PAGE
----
Earth Observatory Blog

Submitted on 26 Oct 2017 by:

On 25 April 2015, a 7.8-magnitude earthquake struck Nepal, destroying buildings and infrastructure across 31 of Nepal’s 70 districts. Approximately 9,000 people lost their lives to the earthquake that day, 22,000 suffered from injuries, and eight million were affected.

I arrived in Kathmandu one week after the quake, as part of the World Bank disaster risk management team, to support the government of Nepal in various response and recovery activities.

In the days before getting on the plane, I worked with the Stanford Urban Resilience Initiative to develop an initial earthquake impact estimate, based on an impact model I had already developed for Nepal.

I had been researching the seismic risk of Kathmandu for my PhD at Stanford. More specifically, I was...

Submitted on 15 Sep 2016 by:

The Ratu River Expedition, a documentary on earthquakes in Nepal, has won several awards at film festivals around the world. Most recently, the 25-minute film won a Platinum Remi prize at the WorldFest-Houston International Film and Video Festival held in April 2016. It also been screened in more than 10 film festivals worldwide.

Directed by Professor Isaac Kerlow from the Earth Observatory of Singapore’s Art+Media group, this documentary follows the research of Assistant Professor Judith Hubbard and her Structural Geology group. The group collaborates with Nepal’s Department of Mines and Geology to uncover the fault activities responsible for the earthquakes that have struck the region over the past 700 years.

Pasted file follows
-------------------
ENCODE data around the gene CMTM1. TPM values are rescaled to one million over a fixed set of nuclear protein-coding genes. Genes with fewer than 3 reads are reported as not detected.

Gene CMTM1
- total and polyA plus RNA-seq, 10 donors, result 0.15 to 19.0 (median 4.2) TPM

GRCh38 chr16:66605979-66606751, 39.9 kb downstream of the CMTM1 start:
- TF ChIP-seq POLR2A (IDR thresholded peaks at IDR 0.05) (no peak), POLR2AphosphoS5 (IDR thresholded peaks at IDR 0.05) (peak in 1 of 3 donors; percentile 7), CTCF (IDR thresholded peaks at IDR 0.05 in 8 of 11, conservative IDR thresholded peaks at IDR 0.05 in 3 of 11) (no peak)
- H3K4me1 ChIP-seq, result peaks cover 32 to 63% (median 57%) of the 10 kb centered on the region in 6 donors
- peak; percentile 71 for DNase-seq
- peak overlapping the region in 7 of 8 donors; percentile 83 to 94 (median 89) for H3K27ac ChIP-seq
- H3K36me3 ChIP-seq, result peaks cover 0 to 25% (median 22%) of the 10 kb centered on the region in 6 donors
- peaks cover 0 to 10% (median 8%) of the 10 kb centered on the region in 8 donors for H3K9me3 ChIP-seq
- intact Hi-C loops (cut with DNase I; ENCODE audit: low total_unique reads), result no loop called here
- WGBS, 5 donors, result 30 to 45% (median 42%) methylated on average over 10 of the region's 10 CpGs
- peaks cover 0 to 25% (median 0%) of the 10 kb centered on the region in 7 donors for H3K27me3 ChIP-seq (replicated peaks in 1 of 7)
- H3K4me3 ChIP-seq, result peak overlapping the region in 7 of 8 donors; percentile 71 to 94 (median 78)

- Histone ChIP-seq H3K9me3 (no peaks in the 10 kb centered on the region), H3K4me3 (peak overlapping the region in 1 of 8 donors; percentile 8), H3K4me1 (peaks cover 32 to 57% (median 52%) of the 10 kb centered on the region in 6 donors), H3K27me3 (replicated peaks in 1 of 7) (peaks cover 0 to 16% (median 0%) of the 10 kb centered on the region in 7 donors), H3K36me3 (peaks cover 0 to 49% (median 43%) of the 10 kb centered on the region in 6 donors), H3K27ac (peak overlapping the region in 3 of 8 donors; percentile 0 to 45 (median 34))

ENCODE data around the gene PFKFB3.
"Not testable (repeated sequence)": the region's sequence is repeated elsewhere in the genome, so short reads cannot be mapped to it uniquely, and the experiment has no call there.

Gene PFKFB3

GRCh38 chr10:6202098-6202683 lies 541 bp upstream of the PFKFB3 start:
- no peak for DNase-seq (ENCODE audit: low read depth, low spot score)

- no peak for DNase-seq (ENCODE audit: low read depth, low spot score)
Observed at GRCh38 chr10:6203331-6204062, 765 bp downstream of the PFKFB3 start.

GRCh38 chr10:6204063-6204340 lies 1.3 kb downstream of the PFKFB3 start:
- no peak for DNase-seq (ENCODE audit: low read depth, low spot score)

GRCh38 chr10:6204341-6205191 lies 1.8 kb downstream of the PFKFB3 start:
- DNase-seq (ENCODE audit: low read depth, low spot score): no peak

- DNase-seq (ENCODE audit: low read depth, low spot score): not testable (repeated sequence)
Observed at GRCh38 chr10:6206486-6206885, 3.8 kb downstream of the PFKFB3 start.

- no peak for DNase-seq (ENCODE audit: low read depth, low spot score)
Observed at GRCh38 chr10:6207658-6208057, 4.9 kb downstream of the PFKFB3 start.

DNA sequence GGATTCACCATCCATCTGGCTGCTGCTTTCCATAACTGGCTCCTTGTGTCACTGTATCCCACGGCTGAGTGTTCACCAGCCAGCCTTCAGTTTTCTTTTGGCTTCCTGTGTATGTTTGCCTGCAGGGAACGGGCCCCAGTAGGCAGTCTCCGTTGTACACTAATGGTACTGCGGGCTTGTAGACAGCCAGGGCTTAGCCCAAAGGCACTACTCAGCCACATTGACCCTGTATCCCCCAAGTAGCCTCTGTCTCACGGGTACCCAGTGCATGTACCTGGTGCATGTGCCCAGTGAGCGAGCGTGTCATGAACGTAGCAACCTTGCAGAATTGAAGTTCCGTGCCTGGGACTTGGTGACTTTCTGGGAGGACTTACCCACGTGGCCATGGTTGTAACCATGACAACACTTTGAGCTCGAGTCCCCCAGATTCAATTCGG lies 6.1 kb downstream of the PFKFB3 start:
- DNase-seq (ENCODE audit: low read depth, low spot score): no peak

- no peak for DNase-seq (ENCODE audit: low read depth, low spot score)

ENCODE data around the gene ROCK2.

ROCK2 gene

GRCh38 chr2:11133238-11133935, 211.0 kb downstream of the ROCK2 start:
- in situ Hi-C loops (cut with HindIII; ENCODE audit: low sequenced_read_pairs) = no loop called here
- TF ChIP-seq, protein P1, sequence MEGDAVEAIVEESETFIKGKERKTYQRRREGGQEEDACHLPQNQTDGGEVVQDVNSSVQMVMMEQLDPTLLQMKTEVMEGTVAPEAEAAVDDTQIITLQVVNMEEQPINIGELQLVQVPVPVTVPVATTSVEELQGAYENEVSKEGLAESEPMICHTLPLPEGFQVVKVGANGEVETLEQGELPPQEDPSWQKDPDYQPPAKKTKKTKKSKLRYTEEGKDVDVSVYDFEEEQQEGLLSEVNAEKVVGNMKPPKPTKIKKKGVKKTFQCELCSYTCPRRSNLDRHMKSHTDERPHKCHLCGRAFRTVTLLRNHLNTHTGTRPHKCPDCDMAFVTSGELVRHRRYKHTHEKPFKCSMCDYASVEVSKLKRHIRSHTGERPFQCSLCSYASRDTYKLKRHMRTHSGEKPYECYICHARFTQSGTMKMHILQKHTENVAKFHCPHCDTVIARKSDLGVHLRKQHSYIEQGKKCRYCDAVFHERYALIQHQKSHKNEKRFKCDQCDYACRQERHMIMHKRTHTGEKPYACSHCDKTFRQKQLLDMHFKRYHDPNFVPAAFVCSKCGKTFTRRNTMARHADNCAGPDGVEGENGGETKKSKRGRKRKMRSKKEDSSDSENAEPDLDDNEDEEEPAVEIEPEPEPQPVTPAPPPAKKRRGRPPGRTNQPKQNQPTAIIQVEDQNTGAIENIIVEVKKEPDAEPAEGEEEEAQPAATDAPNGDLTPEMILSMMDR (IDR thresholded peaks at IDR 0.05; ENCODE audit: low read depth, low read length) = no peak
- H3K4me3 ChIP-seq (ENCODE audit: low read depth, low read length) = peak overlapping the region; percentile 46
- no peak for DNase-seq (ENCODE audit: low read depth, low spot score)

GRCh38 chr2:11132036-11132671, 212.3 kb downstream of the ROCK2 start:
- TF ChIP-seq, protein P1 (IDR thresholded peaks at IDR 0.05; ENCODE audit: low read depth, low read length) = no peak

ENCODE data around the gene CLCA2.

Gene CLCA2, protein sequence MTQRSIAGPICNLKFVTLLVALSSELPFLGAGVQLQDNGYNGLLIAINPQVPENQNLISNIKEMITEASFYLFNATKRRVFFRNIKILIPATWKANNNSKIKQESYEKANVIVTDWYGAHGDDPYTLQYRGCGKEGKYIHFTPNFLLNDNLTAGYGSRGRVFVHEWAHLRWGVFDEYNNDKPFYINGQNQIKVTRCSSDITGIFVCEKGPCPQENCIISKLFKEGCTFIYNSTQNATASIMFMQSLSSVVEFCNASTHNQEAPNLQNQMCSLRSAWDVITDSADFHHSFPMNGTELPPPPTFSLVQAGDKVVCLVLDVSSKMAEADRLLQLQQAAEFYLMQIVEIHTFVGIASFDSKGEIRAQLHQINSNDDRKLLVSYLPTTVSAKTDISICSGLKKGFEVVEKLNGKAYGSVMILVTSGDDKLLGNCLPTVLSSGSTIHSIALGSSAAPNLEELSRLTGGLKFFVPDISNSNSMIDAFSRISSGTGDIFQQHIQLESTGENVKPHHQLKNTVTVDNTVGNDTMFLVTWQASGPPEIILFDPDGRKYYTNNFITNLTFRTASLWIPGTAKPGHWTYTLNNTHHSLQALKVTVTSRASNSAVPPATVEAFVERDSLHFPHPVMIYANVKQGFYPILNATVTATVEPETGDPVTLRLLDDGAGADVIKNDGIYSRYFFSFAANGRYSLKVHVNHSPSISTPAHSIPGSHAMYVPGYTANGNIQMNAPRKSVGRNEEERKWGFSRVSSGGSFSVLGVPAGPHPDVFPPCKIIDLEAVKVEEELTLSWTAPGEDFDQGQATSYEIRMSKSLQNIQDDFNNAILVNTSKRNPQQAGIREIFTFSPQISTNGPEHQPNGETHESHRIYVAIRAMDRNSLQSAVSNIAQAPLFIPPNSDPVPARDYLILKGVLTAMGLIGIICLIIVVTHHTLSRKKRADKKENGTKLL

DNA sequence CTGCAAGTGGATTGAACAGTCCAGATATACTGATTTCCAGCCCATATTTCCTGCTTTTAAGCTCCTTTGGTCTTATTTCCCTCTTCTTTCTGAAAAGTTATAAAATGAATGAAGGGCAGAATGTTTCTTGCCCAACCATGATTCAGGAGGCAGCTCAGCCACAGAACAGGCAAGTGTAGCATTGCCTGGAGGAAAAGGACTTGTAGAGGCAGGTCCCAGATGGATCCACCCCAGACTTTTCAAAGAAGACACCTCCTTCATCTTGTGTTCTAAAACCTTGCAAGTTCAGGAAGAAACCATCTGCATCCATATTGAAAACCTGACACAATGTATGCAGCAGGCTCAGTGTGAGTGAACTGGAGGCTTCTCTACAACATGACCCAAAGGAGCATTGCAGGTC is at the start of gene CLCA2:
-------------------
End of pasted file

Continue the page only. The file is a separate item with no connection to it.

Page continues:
In an interview with...

Submitted on 13 Mar 2016 by:

Asia and the Pacific are most at risk from natural disasters, according to a report from the United Nations Office for Disaster Risk Reduction. More than 90 million people worldwide were affected by natural disasters in 2015. Asia is the world’s most disaster-prone continent, with 152 out of the 346 reported disasters worldwide. This isn’t surprising, given that it is both geologically active and the most populous region on Earth. In the last few decades, earthquakes, tsunamis, and typhoons were among the deadliest natural hazards in the world. In 2015, earthquakes topped the list; the magnitude-7.8 Nepal earthquake in April claimed more than 8,000 lives, causing widespread damage in Gorkha and its surrounding areas. Earlier this year, the earthquake in Taiwan saw more than a hundred...